Though GAMERA had the disadvantage of being filmed in black-and-white, something about the film must have clicked at the box-office-- perhaps the memorable design of the monster, which somehow works despite all the disparate elements. Thus the big turtle gets a reprieve from his Martian exile. GAMERA VS. BARUGON starts with a meteor destroys the spaceship holding Gamera, after which his spinning shell whirls its way back to Earth (apparently the beast's nuclear mutation also allows the creature to survive in deep space). While the colossal chelonian makes his way back, three Japanese fortune-hunters inadvertently unleash Gamera's first kaiju foe. They travel to New Guinea in search of a giant opal, which is actually the egg of a giant creature called Barugon. The fortune-hunters hear of Barugon from a high priestess on New Guinea, name of "Karen." She warns the fortune-seekers against trespassing in the forbidden "Valley of Rainbows," which warning they naturally ignore. Apparently none of the present-day New Guineans have ever seen a Barugon, any more than the Eskimos of the first film had ever seen a Gamera, but somehow ancestral tradition has preserved the knowledge of these quasi-prehistoric survivals.
For instance, after Barugon has hatched, expanded to king-size, and gone on the usual rampage, Karen reveals that it usually takes ten years for a Barugon hatchling to grow to maturity. This leads to a rather dopey explanation as to how Barugon's quick development-- and perhaps some of his fantastic powers as well-- came about as a result of exposure to an infrared sun-lamp being used by one of the treasure-seekers. As BS-explanations in SF-films go, this one's pretty awful, and doesn't even have the virtue of being funny.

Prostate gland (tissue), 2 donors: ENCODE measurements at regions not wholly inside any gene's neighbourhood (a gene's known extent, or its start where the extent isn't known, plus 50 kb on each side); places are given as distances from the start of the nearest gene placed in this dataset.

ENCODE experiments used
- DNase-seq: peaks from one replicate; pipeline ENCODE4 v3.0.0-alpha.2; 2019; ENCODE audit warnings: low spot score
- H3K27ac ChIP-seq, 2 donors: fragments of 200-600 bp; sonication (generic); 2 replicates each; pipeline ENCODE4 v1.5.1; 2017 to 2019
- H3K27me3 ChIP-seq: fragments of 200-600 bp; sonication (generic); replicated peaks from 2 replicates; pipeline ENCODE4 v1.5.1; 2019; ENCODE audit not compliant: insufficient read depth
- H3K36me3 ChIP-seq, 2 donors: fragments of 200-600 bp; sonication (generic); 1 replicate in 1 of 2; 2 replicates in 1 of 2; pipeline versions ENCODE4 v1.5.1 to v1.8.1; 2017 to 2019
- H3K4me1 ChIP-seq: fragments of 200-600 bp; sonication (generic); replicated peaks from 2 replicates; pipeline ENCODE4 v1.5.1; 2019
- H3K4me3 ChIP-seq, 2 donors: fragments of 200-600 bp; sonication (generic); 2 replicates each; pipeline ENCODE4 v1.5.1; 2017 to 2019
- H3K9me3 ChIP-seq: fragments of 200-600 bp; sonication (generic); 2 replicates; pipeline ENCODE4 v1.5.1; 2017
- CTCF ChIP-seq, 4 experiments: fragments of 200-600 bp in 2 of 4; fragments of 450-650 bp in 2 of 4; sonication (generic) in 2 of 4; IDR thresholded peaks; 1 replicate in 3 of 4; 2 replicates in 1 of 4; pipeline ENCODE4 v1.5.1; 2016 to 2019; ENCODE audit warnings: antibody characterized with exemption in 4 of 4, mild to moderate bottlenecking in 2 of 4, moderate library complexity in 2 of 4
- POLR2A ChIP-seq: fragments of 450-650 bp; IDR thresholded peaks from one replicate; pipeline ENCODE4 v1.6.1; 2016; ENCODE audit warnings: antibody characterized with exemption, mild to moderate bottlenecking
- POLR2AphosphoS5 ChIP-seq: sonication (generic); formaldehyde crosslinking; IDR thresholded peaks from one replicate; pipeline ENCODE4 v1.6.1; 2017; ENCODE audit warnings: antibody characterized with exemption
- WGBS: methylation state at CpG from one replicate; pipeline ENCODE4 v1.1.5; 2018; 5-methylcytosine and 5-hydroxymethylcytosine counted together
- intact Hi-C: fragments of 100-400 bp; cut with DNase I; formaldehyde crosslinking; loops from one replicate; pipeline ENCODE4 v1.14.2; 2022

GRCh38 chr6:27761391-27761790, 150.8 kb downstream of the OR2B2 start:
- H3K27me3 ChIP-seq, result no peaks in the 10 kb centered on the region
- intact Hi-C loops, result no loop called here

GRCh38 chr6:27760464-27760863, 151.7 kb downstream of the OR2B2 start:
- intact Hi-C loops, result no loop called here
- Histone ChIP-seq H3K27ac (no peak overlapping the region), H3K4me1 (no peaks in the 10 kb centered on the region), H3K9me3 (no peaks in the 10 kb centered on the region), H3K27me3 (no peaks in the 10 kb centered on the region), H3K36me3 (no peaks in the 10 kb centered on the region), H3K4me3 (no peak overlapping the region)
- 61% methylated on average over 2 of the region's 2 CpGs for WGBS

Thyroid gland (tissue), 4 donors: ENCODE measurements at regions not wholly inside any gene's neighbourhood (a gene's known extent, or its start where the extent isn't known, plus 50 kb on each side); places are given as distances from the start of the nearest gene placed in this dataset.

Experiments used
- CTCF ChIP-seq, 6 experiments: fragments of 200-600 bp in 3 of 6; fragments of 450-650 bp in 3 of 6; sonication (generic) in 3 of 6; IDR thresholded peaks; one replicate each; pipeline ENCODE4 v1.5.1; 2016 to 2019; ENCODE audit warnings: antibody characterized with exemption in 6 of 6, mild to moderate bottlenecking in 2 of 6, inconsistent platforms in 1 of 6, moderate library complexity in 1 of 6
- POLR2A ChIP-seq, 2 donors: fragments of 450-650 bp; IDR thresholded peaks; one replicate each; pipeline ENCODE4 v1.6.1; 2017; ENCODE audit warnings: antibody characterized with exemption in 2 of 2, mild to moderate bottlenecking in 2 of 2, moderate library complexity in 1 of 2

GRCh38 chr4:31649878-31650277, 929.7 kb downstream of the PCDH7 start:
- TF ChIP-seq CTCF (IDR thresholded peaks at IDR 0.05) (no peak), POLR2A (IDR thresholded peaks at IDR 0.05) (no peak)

Fortunately, though the visual design of Barugon isn't nearly as impressive as that of Gamera, the oversized lizard does display some very cool powers, such as a tongue that sprays freezing mist and rainbow-rays that shoot out of the spines on his back.
There are no cute kids in GAMERA VS. BARUGON, and the male lead-- the fortune-hunter Kano-- is refreshingly mature in realizing that he's indirectly responsible for the deaths of many innocents through his trespass on a sacred precinct. In contrast to Kano, one of his surviving accomplices, Onodera, is a picture of arrant selfishness: since he doesn't witness the egg hatch, he gets the idea that the gem is still out there, and his single-minded obsession leads him to interfere with Kano during one of the armed forces' attempts to vanquish Barugon. He dies in the jaws of Barugon, while Kano will later be rewarded for his selflessness by winning the heart of the lissome Karen.